Life values are beginning to re-assert themselves and it is these values that must guide discussions of 21st century education. McMurtry’s life code of value offers a theoretical construct for an alternative value system with which most people are already familiar. It manifests itself in people’s lives everyday as the civil commons. McMurtry recognizes the civil commons as “any cooperative human construct that enables the access of all members of a community to life goods” [27] (p. 371). The civil commons are what people ensure together to protect as distinct from the money code of value logic. Universal health care, parks, green spaces, volunteer service groups, fire protection, clean water, food inspection, good government, a justice system, libraries and public education are all examples of what many believe are life-based and life-protective. These are, as part of the civil commons, oriented to life values, not money values. Commodifying any of these or attempts to turn them over to market based, private, for profit entities are met with great debate and resistance from many people. These are all life affirmative forms of capacity building and allow society to protect and enable open access to life goods or the means to life.
These are values built on human agency and enable access for all community members not just a privileged few to grow and express themselves. The community may be local, national or global. In a life code value, education is a life good, both public and individual, and is not a commodity. Children and young people are not commodified learners, knowledge workers, consumers, or human capital. Children are on the path of human “becoming.” They are in need of pedagogical relationships with teachers entrusted to lead them in search of meaningful lives and the beauty of their full potential as flourishing individuals.

8. Creativity and the Life Process

There is much in 21st century education that when understood through a life code of value shifts the regulating principles and the moral imperatives of education in more expansive and life- affirming directions. If we look at one goal of 21st century learning to develop in the young an increased capacity for creativity and innovation, we understand it differently through an alternative lens. Creativity, inquiry, experimentation, collaboration problem solving, and innovation are at the heart of 21st century learning. Fullan and Langworthy [11] write, “Today our economies are shifting, and the new models are ones of learning and innovation, of entrepreneurship, of creativity, and of global collaboration” (p. 4). Creativity is generative. The word has roots in Latin meaning “to make or produce,” or “to grow” [26] (p. 144). Like the word radical, the word creative is inextricably tied to the life process. Creativity relies on tenuous experimentation, and imagination. It develops with patient uncertainty and often arises mysteriously when least expected. Creativity cannot be summoned forth, or forced, but emerges when the conditions and the context are supportive and nurturing.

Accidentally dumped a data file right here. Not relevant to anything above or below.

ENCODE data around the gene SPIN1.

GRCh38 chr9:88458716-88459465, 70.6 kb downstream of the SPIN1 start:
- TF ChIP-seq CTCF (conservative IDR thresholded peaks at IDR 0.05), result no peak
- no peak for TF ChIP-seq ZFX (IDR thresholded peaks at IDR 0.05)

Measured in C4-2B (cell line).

When education is seen to be in the service of life and a life code of value it speaks to larger purposes that touch all we do in teaching or leading out the next generation. Twenty-first century learning approaches take on new meaning and vitality when allied with a life-affirming ethos and purpose. Twenty-first century education is inherently experiential and working experientially offers a way to formulate alternative interpretations of reality, interpretations based on our felt contact with the world, and can challenge taken for granted historical and cultural beliefs or the existing neoliberal, instrumental reality principle. Twenty-first century learning is interactive and dialogic. Building an experiential sense and involvement in the community of life develops awareness of how we are connected, interdependent, and intertwined, undoing an individualistic, competitive, isolating feel for the world. The experiential pedagogies of 21st century learning when aligned with a larger purpose as reflected in the life process, give authority to our experience. Student emotional and physical well-being can be supported through the open sharing of experience and moving forward toward actions that are for the life process, rather than against it. According to Fisher [41] (p. 27), experiential approaches avoid being dogmatic about what people must or ought to do. They do, however, maintain that our bodily experience of the world implies certain social changes and encourages us to take actions to move in the direction of those changes.
Education in the service of life has as its fundamental goal the life forwarding steps that emerge from making authentic contact with the world. This approach takes advantage of the creativity inherent in the life process, of the uncertainty, the new meanings and possibilities that arise with the unfolding of experience. As we approach the end of the second decade in the 21st century, schools are required to respond to myriad issues related to the physical and emotional health of children and youth. Some researchers estimate a mental health issue affects twenty-five percent of young people [44]. High levels of anxiety, increased prescribing of medications in the face of rising diagnoses of emotional, physical, and cognitive health issues as well as difficulties related to social disconnection and problematic uses of technology and social media are an everyday reality for teachers and administrators internationally. Ecopsychologists, environmental and sustainability educators, and curriculum theorists have written a great deal about the unfolding of human life as a phenomenon of nature and share insights for connecting children’s lives with the experience of cultural and ecological diversity and the role these play in the life forwarding development of children and youth [41,45,46,47,48].